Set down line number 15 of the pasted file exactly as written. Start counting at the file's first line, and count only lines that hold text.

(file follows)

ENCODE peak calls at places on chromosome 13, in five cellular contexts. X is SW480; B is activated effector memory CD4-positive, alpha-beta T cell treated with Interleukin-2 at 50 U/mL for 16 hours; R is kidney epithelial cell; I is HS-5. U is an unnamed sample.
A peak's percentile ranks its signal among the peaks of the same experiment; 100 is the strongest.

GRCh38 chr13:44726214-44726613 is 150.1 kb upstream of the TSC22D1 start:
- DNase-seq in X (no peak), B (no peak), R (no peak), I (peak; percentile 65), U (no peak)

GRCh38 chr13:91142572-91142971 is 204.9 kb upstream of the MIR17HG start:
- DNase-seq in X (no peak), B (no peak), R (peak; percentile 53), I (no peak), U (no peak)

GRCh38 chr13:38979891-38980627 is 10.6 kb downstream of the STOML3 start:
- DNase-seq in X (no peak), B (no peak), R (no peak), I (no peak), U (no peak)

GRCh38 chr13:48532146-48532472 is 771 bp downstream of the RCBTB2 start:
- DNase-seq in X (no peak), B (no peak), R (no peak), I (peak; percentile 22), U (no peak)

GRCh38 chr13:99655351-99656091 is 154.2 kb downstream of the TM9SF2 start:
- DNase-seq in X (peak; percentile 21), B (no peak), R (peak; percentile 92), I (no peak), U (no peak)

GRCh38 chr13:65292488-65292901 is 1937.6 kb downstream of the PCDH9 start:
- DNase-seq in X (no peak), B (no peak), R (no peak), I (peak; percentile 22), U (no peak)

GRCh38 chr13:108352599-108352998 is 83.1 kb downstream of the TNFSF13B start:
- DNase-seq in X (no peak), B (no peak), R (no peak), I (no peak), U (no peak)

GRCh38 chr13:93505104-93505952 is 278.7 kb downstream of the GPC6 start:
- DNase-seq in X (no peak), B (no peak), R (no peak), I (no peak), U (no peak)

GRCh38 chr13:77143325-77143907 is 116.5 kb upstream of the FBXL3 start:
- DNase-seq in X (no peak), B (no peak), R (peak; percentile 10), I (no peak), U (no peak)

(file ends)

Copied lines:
GRCh38 chr13:108352599-108352998 is 83.1 kb downstream of the TNFSF13B start: